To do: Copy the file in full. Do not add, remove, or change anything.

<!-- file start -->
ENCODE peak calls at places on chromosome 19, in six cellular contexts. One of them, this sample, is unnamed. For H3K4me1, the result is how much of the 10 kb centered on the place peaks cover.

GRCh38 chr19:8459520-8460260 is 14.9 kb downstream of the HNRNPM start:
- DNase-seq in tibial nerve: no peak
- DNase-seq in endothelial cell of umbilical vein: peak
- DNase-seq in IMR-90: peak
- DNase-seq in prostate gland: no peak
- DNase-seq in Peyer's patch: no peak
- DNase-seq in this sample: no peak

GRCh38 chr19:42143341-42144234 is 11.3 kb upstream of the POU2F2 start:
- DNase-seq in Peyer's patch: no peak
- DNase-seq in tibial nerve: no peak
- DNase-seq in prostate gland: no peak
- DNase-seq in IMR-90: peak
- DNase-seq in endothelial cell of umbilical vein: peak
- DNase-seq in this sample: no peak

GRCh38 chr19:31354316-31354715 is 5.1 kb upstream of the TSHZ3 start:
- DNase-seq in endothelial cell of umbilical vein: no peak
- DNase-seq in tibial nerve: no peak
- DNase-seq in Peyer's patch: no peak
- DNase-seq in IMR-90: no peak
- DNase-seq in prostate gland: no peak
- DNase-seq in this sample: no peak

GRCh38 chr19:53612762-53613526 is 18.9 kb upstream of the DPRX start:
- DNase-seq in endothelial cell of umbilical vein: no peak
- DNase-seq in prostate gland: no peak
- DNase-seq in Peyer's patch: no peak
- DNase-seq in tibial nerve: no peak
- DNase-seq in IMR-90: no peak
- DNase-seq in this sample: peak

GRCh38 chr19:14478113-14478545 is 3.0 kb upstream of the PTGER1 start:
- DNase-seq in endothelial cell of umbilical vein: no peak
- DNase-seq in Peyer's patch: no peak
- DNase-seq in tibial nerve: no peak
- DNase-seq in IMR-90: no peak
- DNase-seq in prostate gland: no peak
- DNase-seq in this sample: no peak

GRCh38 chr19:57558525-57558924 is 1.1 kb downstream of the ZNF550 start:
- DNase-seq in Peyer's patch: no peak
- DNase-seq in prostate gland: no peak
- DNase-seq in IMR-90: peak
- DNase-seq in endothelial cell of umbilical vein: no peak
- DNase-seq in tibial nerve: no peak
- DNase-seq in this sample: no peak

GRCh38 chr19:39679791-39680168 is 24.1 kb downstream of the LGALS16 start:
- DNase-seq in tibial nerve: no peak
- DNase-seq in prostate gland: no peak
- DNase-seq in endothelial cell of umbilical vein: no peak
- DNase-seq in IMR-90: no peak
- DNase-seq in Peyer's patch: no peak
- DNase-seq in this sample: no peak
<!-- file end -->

ENCODE peak calls at places on chromosome 19, in six cellular contexts. One of them, this sample, is unnamed. For H3K4me1, the result is how much of the 10 kb centered on the place peaks cover.

GRCh38 chr19:8459520-8460260 is 14.9 kb downstream of the HNRNPM start:
- DNase-seq in tibial nerve: no peak
- DNase-seq in endothelial cell of umbilical vein: peak
- DNase-seq in IMR-90: peak
- DNase-seq in prostate gland: no peak
- DNase-seq in Peyer's patch: no peak
- DNase-seq in this sample: no peak

GRCh38 chr19:42143341-42144234 is 11.3 kb upstream of the POU2F2 start:
- DNase-seq in Peyer's patch: no peak
- DNase-seq in tibial nerve: no peak
- DNase-seq in prostate gland: no peak
- DNase-seq in IMR-90: peak
- DNase-seq in endothelial cell of umbilical vein: peak
- DNase-seq in this sample: no peak

GRCh38 chr19:31354316-31354715 is 5.1 kb upstream of the TSHZ3 start:
- DNase-seq in endothelial cell of umbilical vein: no peak
- DNase-seq in tibial nerve: no peak
- DNase-seq in Peyer's patch: no peak
- DNase-seq in IMR-90: no peak
- DNase-seq in prostate gland: no peak
- DNase-seq in this sample: no peak

GRCh38 chr19:53612762-53613526 is 18.9 kb upstream of the DPRX start:
- DNase-seq in endothelial cell of umbilical vein: no peak
- DNase-seq in prostate gland: no peak
- DNase-seq in Peyer's patch: no peak
- DNase-seq in tibial nerve: no peak
- DNase-seq in IMR-90: no peak
- DNase-seq in this sample: peak

GRCh38 chr19:14478113-14478545 is 3.0 kb upstream of the PTGER1 start:
- DNase-seq in endothelial cell of umbilical vein: no peak
- DNase-seq in Peyer's patch: no peak
- DNase-seq in tibial nerve: no peak
- DNase-seq in IMR-90: no peak
- DNase-seq in prostate gland: no peak
- DNase-seq in this sample: no peak

GRCh38 chr19:57558525-57558924 is 1.1 kb downstream of the ZNF550 start:
- DNase-seq in Peyer's patch: no peak
- DNase-seq in prostate gland: no peak
- DNase-seq in IMR-90: peak
- DNase-seq in endothelial cell of umbilical vein: no peak
- DNase-seq in tibial nerve: no peak
- DNase-seq in this sample: no peak

GRCh38 chr19:39679791-39680168 is 24.1 kb downstream of the LGALS16 start:
- DNase-seq in tibial nerve: no peak
- DNase-seq in prostate gland: no peak
- DNase-seq in endothelial cell of umbilical vein: no peak
- DNase-seq in IMR-90: no peak
- DNase-seq in Peyer's patch: no peak
- DNase-seq in this sample: no peak